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Posted by: Date: February 24, 2012 In: ,
Paul B. Thompson

Paul B. Thompson, the W.K. Kellogg Chair in Agricultural, Food and Community Ethics at Michigan State University gave the keynote address for the Food Symposium. (Photo by Igor Strupinskiy ’14)

Exploring food issues

By Katie Scaff ’13

Food intersects with just about any social justice issue you’re interested in, according to PLU Philosophy Professor Erin McKenna.

McKenna was one of more than a dozen experts and enthusiasts who shared their knowledge with PLU and the greater community during the two-day Food Symposium presented by the Philosophy Department last week.

The symposium began with a series of sessions for the symposium’s presenters on Feb. 20. They started the morning with a discussion on a variety of food topics, including organic agriculture and food system sustainability, supporting local farmers and achieving changes in the food system, and food costs.

Among the presenters was an array of PLU students, staff, and professors, and community members, with a variety of food interests, including Danielle Palmer, President of PLU’s Food Club, Justin Lytle, PLU Assistant Professor of Chemistry, and Holly Foster, owner of Zestful Gardens.

“The fact that they could talk all morning – it showed that common interest in food that was binding them,” McKenna said.

After the morning roundtable, the group toured Dining Services and spent the afternoon in a hands-on cooking lesson from fellow presenter Glenn Kuehn, Assistant Professor of Philosophy at the University of Wisconsin in Marshfield/Wood County.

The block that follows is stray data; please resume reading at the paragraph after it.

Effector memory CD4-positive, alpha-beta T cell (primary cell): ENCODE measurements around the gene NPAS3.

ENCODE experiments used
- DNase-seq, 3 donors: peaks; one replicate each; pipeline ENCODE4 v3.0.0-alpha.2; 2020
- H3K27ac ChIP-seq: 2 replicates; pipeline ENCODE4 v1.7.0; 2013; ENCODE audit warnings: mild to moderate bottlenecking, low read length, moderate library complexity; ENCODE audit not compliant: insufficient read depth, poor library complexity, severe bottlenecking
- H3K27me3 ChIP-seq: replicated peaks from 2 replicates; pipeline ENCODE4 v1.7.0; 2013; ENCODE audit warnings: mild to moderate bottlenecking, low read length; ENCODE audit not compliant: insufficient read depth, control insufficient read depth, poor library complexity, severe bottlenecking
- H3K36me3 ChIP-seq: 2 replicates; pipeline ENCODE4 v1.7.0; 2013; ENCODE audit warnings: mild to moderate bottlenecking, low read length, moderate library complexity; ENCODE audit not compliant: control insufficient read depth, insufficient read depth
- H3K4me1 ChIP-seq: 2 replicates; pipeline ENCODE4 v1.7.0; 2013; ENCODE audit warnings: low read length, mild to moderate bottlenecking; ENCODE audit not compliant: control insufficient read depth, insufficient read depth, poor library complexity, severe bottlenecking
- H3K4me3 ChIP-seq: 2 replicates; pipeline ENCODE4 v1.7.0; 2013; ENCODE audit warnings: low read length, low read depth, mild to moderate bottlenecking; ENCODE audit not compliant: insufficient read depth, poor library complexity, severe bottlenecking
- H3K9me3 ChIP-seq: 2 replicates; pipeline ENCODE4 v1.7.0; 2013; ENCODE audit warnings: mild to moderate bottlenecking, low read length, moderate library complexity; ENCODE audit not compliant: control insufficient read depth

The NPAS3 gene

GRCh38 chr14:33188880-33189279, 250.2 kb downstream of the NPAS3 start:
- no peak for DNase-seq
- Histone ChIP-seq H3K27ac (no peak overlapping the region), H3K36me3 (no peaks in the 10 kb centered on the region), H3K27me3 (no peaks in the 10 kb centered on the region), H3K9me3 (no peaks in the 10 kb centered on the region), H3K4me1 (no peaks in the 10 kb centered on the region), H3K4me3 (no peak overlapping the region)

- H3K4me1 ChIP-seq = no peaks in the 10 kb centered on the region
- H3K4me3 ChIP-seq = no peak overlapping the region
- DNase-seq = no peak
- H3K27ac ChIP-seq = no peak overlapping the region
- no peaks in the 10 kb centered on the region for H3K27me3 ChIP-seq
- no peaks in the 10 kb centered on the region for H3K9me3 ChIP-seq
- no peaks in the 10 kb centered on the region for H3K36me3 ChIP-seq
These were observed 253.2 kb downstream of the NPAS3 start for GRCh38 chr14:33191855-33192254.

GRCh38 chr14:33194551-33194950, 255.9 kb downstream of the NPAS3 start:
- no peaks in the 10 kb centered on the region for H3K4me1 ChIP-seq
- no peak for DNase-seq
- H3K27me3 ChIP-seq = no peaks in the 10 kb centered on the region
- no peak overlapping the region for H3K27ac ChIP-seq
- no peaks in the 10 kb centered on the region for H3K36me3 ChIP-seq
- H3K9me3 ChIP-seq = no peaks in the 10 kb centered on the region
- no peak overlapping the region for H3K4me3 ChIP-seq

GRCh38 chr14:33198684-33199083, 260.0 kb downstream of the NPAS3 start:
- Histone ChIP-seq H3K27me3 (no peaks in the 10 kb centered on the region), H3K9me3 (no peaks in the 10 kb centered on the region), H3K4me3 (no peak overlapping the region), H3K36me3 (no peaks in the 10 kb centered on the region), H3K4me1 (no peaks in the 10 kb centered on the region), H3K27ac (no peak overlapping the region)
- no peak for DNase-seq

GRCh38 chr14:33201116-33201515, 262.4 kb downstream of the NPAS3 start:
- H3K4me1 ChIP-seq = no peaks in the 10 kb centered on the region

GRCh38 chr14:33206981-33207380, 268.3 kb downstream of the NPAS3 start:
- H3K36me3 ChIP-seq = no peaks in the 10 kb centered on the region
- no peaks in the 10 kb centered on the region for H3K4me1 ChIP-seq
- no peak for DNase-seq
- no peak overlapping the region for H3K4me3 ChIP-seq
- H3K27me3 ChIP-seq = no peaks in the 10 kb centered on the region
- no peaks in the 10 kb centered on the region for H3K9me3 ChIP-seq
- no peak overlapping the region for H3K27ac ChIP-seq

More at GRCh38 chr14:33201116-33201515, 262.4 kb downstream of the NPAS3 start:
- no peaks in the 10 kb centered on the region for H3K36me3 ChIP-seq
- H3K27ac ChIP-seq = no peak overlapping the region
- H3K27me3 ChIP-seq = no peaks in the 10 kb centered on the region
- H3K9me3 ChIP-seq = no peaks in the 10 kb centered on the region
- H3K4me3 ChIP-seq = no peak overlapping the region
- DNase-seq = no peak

Kuehn, who is particularly interested in food aesthetics, also led a presentation on Tuesday, when the symposium sessions opened for PLU and the greater community. His talk, entitled “Cooking and Love: Why No One Can Ever Cook Like Grandma,” was part of a session on food passions.

Other sessions on Tuesday included topics, such as the chemistry of farming, how to know what goes into your food, and feeding the public.

The two-day symposium ended with a keynote address on three problems in food ethics from Paul B. Thompson, the W.K. Kellogg Chair in Agricultural, Food and Community Ethics at Michigan State University.

About 50 students, staff, professors, and community members turned out for the event, including junior Political Science and Global Studies double major Kenny Stancil.

“Food is just one of my general academic interests,” Stancil said. “I was intrigued when he pointed out both Singer and Sen’s frameworks for thinking about food ethics.”

While the conference ended Tuesday night, McKenna said the conversation is just getting started and she’s seeing partnerships forming between those who came out for the symposium.

“Food isn’t just about feeding people,” McKenna said.